For most people, a bank account is simply a place to hold money, not make money. That's especially true these days, with interest rates remaining at historic lows.
Yet there are several types of bank accounts, so consumers should know which ones best fit their needs.
A lot of people understand the two major types of bank accounts: savings accounts, which allow easy access and earn modest interest, and checking accounts, which are used for day-to-day cash needs and pay little or no interest.
Those are fine for starters, but there are other types of accounts that allow customers to earn higher interest in exchange for less access to their cash. These are called time deposit accounts and call deposit accounts, which are similar but have some key differences.
Time deposits, also known as certificates of deposit, pay a much higher interest rate but require a minimum deposit and tie your money up for a set period of time, which can range anywhere from six months to 30 years.
At least in the United States, the most popular time deposits have historically been for one, two or five years. Beyond that duration, your money has greater potential for growth via an investment account. Time deposit/CD rates fluctuate largely in step with the prime lending rate, which is itself a function of the federal funds rate set by the Federal Reserve.
Time deposits are known by different names in other countries. In Canada, for example, it's called a term deposit; in Ireland it’s a fixed term account, and in the United Kingdom a savings bond (which is different from the United States debt security of the same name).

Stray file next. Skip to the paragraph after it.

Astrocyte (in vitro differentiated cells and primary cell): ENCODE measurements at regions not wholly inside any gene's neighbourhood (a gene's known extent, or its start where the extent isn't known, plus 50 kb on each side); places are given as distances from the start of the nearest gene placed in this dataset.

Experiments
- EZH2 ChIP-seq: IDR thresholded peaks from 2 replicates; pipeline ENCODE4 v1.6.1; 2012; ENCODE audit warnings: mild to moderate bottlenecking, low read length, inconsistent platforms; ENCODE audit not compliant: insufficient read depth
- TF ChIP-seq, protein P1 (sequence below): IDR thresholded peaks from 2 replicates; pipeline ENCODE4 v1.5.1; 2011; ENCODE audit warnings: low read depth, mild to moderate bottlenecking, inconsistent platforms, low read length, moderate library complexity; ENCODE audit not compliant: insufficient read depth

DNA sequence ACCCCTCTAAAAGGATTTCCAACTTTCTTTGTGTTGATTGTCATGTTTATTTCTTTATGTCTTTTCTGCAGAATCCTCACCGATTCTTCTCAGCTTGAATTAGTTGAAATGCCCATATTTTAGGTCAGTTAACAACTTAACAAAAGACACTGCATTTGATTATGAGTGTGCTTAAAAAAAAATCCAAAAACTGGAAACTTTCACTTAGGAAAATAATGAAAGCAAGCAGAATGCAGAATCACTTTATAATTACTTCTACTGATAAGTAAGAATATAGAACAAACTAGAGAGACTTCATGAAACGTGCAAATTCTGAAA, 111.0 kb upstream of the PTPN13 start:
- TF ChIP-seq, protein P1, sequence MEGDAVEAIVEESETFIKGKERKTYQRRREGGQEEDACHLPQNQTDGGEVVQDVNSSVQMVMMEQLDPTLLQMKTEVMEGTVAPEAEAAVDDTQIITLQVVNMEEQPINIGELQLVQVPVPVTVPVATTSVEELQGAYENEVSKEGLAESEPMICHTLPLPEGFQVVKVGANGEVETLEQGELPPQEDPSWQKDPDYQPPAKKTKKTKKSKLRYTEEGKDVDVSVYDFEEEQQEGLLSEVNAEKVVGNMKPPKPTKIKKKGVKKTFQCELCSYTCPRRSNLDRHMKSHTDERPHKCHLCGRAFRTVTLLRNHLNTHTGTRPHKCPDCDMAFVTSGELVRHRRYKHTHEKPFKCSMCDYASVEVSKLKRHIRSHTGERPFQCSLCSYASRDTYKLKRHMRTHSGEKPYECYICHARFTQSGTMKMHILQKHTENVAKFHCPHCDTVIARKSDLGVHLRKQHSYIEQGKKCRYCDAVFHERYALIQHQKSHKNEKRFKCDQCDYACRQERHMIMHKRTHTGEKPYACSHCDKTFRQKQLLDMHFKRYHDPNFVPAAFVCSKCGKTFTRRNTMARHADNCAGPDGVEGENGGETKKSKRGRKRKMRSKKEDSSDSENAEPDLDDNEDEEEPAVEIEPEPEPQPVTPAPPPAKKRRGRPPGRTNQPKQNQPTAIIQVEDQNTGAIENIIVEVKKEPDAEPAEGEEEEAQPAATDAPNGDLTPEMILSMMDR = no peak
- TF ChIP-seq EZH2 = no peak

Call deposits are basically accounts that require you to keep a minimum balance in exchange for a higher interest rate. Unlike time deposits, you have ready access to most of your cash yet are still able to earn a higher return.
Banks have been marketing these types of accounts for years, often calling them Checking Plus or Advantage Accounts. It's an attempt to offer the consumer the best of both worlds--easy access plus higher interest--than they would get with a regular checking or savings account.
One advantage of call deposits is that they can be denominated in different currencies. For a South African wanting to minimize her rand holdings while capitalizing on the relative stability of the pound sterling or U.S. dollar, a call deposit is a way to do so without being subjected to giant transaction costs with every deposit or withdrawal.
Banks offer time and call deposit accounts simply to attract more depositors. Since banks make money by making loans, the more money they have on deposit, the more loans they can make. For banks, offering a slightly higher interest rate in return for a more stable cash flow makes sense.
Which is better?
Deciding which account is better is simply a matter of your objective. If you want ready access to your money, a call deposit is probably a better choice. But if you've got excess cash that you don't think you'll need for awhile, a time deposit is the best choice.
The beauty of a time deposit is that they’re among the surest things in all of personal finance. Hidden costs are virtually nonexistent, happening only in the rarest of cases. (For instance, a lending institution will reserve the right to shorten the term at its discretion, not that they ever do.) See the deposit to term, as it were, and you’ll enjoy your money back with interest. Withdraw early, and you’ll be subject to penalties.
In practice, time deposits are used by investors (individuals, businesses etc.) that are looking for safe storage. For that they sacrifice liquidity – or more accurately, liquidity beyond a certain level. Everyone needs some readily accessible cash. Once you’re past the point where having that cash is not a problem, only then should you examine time and call deposits.
The Bottom Line
Whether call deposits or time deposits suit you better, understand that a bank account is never a vehicle for making (significant) gains. It’s simply a safe place in which to gain a return a few points greater than what you’d receive from doing nothing with your money.